Saturday, October 11, 2014

October 11th, 1914

- When General Pau reported to Joffre King Albert's thoughts on the Belgians retiring past Calais, the French Commander-in-Chief was appalled.  He desperately wants the Belgians to take up position along the Entente front line, in order to cover part of the gap that remains north of Arras.  Joffre's concerns, however, are for naught - the Belgian king has had a change of heart.  He feels it is essential both for the Belgian war effort and the morale of the Belgian army for them to hold on to at least a small portion of Belgian territory, to emphasize that they are still an active participant, not only helping their allies but defending their homeland.  Albert thus orders the Belgian army today to retire to the Yser River between Dixmude to the south and Nieuport and the Channel coast to the north.

- Aware now that the bulk of the Belgian army has escaped Antwerp, General Beseler's III Reserve Corps is ordered westward, advancing to Ostend via Ghent and Bruges.  By this afternoon, advance German units are approaching Ghent, prompting the Entente forces defending the town to fall back.  The British are the last to retire from Ghent at 10pm this evening.  The British 3rd Cavalry Division, meanwhile, is in the vicinity of Thourout clearing the route for the Entente forces.

The Entente retreat to the Yser, October 10th to 15th, 1914.

- Today the German 179th Infantry Division of XIX Corps approaches the city of Lille, one of the largest cities in France and a key industrial centre.  It is garrisoned by a territorial brigade, and it had been hoped by Joffre that the ongoing effort to outflank the Germans at and north of Arras would link up with the city.  However, the Germans have arrived in strength first.  XIX Corps has been marching for a week, departing from the vicinity of Rheims with Lille as its objective.  At 9pm, a note is sent to the garrison commander at Lille demanding the city's surrender.  When no response is received, an artillery bombardment begins at 930pm.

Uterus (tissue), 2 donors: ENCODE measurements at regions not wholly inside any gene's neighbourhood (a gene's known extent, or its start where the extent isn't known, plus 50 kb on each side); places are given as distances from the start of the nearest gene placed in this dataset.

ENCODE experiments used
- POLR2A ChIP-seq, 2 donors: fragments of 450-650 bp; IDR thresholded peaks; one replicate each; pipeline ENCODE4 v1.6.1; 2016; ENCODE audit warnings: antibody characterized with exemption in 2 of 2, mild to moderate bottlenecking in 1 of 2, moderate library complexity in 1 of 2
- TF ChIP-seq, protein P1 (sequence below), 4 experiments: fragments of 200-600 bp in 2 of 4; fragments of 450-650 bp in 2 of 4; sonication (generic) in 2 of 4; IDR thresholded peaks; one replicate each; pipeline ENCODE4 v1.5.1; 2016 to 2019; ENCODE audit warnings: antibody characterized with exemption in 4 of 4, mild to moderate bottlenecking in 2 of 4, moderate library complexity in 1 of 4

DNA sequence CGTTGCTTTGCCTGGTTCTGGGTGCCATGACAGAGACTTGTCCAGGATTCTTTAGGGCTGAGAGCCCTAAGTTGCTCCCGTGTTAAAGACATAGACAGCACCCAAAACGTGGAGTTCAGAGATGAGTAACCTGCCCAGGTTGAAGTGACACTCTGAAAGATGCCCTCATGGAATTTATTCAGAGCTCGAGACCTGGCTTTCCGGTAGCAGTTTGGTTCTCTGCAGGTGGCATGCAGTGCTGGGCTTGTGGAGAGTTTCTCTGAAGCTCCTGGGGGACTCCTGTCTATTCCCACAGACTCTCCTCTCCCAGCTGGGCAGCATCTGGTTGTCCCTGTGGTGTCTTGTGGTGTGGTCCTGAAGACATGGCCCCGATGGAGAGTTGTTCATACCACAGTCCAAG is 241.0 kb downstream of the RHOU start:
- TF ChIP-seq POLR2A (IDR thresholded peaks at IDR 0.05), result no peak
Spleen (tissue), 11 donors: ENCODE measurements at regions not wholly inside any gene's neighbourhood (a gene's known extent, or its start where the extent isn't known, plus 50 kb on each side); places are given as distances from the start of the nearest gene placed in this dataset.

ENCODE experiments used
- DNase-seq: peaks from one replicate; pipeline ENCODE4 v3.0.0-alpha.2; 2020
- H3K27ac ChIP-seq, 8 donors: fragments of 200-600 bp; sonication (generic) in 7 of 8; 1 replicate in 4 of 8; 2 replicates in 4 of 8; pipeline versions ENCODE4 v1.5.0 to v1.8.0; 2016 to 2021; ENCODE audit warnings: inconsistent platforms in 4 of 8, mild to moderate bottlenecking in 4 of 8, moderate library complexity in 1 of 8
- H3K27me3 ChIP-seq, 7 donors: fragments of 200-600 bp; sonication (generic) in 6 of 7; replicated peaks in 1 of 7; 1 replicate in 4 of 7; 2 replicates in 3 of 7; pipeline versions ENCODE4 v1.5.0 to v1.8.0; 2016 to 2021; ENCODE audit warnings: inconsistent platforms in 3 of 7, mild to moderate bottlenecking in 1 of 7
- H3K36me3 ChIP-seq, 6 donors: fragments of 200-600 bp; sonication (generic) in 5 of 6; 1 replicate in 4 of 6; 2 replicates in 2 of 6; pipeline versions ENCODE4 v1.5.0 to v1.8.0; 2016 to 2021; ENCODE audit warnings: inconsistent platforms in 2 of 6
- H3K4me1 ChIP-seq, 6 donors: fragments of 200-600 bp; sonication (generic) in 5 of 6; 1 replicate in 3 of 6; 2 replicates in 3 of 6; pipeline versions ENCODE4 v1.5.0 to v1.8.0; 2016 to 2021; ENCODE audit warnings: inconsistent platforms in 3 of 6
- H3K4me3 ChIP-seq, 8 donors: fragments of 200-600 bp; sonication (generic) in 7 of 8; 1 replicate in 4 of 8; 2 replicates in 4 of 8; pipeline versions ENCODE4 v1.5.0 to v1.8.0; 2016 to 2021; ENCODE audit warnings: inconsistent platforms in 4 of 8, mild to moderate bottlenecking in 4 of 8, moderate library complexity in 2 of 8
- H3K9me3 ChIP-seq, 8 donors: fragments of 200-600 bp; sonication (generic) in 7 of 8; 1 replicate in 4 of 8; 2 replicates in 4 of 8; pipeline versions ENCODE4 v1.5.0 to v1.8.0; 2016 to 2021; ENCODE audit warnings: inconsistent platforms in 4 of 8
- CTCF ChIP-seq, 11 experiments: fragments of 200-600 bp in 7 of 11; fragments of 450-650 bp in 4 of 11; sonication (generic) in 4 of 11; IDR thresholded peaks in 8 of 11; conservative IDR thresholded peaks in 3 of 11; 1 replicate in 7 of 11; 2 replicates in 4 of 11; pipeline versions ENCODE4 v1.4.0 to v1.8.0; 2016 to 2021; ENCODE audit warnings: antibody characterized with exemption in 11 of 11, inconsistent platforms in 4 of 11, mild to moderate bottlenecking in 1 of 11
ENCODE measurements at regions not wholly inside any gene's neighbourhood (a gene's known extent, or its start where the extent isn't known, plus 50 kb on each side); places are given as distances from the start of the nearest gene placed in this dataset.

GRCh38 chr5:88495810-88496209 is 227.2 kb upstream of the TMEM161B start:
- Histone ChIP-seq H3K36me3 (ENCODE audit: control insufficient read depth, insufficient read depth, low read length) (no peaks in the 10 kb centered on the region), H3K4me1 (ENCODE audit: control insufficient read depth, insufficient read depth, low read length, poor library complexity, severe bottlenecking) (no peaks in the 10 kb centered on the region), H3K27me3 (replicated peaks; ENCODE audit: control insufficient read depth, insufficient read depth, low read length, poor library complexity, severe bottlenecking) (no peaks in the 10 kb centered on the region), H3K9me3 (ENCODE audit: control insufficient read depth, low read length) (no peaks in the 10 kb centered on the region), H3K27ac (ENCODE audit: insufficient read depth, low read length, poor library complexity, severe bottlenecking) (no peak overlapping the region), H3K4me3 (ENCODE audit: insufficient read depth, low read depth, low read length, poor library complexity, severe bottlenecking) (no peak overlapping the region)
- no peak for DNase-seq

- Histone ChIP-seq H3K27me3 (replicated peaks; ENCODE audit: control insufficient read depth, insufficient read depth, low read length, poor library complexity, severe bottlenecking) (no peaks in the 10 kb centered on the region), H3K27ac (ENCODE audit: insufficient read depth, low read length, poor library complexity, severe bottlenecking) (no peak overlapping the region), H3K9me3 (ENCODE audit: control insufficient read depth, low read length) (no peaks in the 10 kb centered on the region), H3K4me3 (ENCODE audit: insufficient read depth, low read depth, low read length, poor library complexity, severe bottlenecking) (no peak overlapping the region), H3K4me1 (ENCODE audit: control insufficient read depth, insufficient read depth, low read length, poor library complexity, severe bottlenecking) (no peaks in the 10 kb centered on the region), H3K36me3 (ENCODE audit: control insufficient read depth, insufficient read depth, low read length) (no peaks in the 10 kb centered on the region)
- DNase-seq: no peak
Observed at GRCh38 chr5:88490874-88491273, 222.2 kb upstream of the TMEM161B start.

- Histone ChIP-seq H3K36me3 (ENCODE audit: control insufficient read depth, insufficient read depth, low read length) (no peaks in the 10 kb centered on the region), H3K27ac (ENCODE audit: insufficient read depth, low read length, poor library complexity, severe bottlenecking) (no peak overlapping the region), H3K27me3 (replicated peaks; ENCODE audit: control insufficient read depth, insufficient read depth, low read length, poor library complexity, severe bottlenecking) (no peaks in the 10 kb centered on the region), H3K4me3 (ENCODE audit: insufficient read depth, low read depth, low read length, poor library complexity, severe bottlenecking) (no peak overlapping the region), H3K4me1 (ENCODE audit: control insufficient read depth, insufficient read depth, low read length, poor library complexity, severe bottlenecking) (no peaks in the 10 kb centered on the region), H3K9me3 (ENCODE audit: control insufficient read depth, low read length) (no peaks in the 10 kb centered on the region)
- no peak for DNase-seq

- The British II Corps has reached Béthune, its first objective, and have deployed north-to-south.  Tomorrow they are to relieve the French cavalry divisions screening them and advance northeast to a line running roughly between Estaires and la Bassée.  The two British cavalry divisions of the Cavalry Corps are both operating to the north of II Corps, and, having swept aside advance patrols of the German IV Cavalry Corps, entered Hazebrouck.  Further, since yesterday III Corps has been detraining at St. Omer, though delays on the railway result in part of 4th Division not having arrived today.  Nevertheless, 19th Brigade is ordered forward to Hazebrouck thirteen miles to the east to cover the arrival of the rest of III Corps.

- Along the Vistula River, though still opposed to a general advance, permits individual corps to secure bridgeheads across the Vistula River.  The efforts are generally a debacle - though two bridgeheads are gained, German and Austro-Hungarian artillery fire inflicts substantial casualties and the survivors are unable to exploit their crossings.  5th Army is particular inept - they had no bridging equipment immediately at hand, so soldiers attempted to cross in rafts and barges in the face of machine-gun fire.  When bridging equipment finally did arrive, the bridge they erected floated away.  Finally, they were unable to counter enemy artillery fire, as the army staff had forgotten where they had left their field mortars.  Overall, the crossings themselves posed no great threat to the German 9th Army and Austro-Hungarian 1st Army.

- In response to Martiz's declaration of rebellion, Defense Minister Smuts today declares martial law.  This forces the critical choice on the Boers of South Africa - do they rise with Maritz, or under the compulsion of martial law aid in his suppression.

- Though the Admiralty has yet to respond to his message of October 8th, Rear-Admiral Craddock sends another dispatch today, recommending the creation of a second squadron to cover the South Atlantic.  This would allow Craddock to take the full strength of his squadron in pursuit of the German East Asiatic Squadron, without fearing that the Germans could slip past him and wreck havoc in the Atlantic.

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